Political Independence Not Enough

“…We must unite for economic viability, first of all, and then to recover our mineral wealth in Southern Africa, so that our vast resources and capacity for development will bring prosperity for us and additional benefits for the rest of the world.

“That is why I have written elsewhere that the emancipation of Africa could be the emancipation of Man.”
These are the unmistakable words of one of Africa’s greatest sons, Kwame Nkrumah, while addressing attendees at an OAU Summit Conference in Cairo in 1964
It is now 49 years since these famous words were uttered. Now every African country has attained political independence from the white man`s repressive and oppressive ruling.
For more than a century white men asserted dominance on mother Africa and took incredible control of her fertile lands, mineral resources as well as the minds of her people.
Finally, the men from Africa woke up from their deep slumber and mobilised themselves to take back what was rightfully theirs and also to restore what the locusts had eaten.
The sad thing is many African countries to date are not fully liberated both economically and mentally.
Most colonisers are still in control of the precious minerals and the fertile soils while the true owners of the land are working in the fields and mines.
Though being the richest continent in terms of natural resources, Africa has one of the poorest people in the globe mainly because its natural resources are in captivity and are underutilised.
Zimbabwean economist, Happison Zvenyika, says: “Economic freedom is the key to greater opportunity and an improved quality of life. It’s the freedom to choose how to produce, sell, and use your own resources, while respecting others’ rights to do the same.
“While a simple concept, economic freedom is an engine that drives prosperity in the world and is the difference between why some societies thrive while others do not.”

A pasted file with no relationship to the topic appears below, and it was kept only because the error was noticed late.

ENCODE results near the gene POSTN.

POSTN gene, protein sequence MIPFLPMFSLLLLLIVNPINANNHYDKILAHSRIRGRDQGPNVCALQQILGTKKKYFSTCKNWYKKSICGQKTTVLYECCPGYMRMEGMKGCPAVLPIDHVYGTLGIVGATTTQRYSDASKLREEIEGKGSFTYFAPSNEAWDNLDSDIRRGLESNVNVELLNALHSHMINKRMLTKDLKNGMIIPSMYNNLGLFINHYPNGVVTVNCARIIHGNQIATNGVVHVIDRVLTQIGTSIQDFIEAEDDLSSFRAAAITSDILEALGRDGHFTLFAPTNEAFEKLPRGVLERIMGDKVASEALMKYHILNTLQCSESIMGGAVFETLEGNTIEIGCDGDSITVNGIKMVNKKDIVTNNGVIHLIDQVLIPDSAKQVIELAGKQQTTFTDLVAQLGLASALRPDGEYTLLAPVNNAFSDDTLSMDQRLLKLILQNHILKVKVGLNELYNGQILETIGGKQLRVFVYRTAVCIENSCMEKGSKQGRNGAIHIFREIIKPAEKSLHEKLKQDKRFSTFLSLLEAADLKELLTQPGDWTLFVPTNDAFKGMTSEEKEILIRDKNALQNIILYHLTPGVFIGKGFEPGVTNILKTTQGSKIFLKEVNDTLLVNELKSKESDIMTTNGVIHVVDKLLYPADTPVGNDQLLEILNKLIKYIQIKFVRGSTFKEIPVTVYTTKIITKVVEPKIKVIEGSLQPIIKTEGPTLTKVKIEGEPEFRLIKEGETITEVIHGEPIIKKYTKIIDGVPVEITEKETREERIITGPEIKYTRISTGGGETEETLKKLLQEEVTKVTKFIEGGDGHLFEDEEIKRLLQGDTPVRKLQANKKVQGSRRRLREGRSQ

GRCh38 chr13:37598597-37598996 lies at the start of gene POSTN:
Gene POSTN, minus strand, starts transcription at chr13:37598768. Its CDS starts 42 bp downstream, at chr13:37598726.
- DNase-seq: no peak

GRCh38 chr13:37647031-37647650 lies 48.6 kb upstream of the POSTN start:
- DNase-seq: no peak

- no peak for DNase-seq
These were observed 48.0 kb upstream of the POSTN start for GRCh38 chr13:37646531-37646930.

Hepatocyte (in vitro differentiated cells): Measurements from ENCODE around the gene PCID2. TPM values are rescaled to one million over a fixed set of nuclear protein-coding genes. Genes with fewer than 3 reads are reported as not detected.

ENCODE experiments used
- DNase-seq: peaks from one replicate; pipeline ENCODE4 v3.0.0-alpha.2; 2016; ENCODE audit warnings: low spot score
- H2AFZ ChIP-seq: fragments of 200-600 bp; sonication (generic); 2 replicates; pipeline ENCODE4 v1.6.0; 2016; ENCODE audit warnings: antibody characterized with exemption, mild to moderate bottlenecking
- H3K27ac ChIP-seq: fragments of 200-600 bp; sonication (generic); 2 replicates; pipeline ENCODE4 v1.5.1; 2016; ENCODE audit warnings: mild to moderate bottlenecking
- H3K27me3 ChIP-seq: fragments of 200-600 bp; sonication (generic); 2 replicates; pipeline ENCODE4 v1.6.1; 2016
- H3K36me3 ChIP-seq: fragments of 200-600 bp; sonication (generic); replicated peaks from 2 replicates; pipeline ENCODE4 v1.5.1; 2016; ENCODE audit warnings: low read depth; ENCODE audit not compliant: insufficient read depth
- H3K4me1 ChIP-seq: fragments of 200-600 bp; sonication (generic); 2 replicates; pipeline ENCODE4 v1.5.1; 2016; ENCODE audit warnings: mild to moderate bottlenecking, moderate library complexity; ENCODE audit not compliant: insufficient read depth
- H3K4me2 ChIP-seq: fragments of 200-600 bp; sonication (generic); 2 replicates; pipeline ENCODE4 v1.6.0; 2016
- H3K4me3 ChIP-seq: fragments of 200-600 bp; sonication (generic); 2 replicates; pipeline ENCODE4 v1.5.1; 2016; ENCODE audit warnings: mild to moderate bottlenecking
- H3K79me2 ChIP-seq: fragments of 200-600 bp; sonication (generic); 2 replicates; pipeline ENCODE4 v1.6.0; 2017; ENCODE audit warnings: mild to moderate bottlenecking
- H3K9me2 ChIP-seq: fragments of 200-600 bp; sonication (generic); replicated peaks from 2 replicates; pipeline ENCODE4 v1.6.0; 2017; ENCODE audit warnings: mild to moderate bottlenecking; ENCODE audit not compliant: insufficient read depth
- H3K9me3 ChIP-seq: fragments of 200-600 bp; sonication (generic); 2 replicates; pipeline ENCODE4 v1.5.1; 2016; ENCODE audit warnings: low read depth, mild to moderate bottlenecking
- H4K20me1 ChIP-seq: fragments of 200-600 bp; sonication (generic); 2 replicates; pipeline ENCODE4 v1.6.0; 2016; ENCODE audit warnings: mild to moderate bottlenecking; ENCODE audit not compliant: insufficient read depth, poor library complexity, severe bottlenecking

Countries like Zimbabwe that have taken it upon themselves to economically liberate themselves have faced one of the gravest criticisms from the colonisers and sadly from other African countries.
“We have sought to address this inequity … And what has been the response from former imperialist quarters? My government, my party and my own person have been labelled land-grabbers, demonised, reviled and threatened with sanctions in the face of accusations of reverse racism.
“The land is ours. It's not European and we have taken it, we have given it to the rightful people… Those of white extraction who happen to be in the country and are farming are welcome to do so, but they must do so on the basis of equality,” once said President Robert Mugabe.
One other aspect is mental emancipation, which is a crucial thing for African development and eradication of poverty.
The majority of Africa`s population is still stoutly bound by the colonialist`s ideology including many African leaders who have a dependency syndrome.
Slavery, as we choose to understand it, is over but the slavery that we refuse to admit still exists. This never-ending slavery is the slavery of the mind and is caused by a lack of understanding of ourselves.
What then should be done to free mother Africa from economic dependency and mental slavery which have made Africa`s independence more of an illusion than a reality?
“In order to be able to carry out this resistance to neo-colonialism at every point, positive action requires to be armed with an ideology, an ideology which, vitalising it, and operating through a mass party with a regenerative concept of the world and life, forge for it a strong continuing link with our past and offer to it an assured bond with our future.
“Under the searchlight of an ideology, every fact affecting the life of a people can be assessed and judged, and neo-colonialism's detrimental aspirations and sleights of hand will constantly stand,” once said Kwame Nkrumah.
To end mental slavery many points have been raised by different experts, some saying that Africa must free itself from stereotypes attached to it and some saying that African governments should take considerable time and effort to educate its citizens.
“We must free ourselves from the stereotypes that are placed over us and refuse to be addressed by abhorrent terms such as ‘nigga’.
“We must live within our means and not by others` standards, we must also be more self-sufficient and less dependent,” says Ignatius Wakatama, a social commentator.
Happison Zvenyika thinks the only way we can successfully free ourselves from mental slavery as Africans is through educating ourselves in universities about the struggles of our ancestors.
“By this, we can stop history from repeating itself because knowledge is the key to unlock the manacles from around our train of thinking,”  he says
Until political independence is backed by economic and mental independence, Africa`s freedom and sovereignty will remain an illusion.

May 2013
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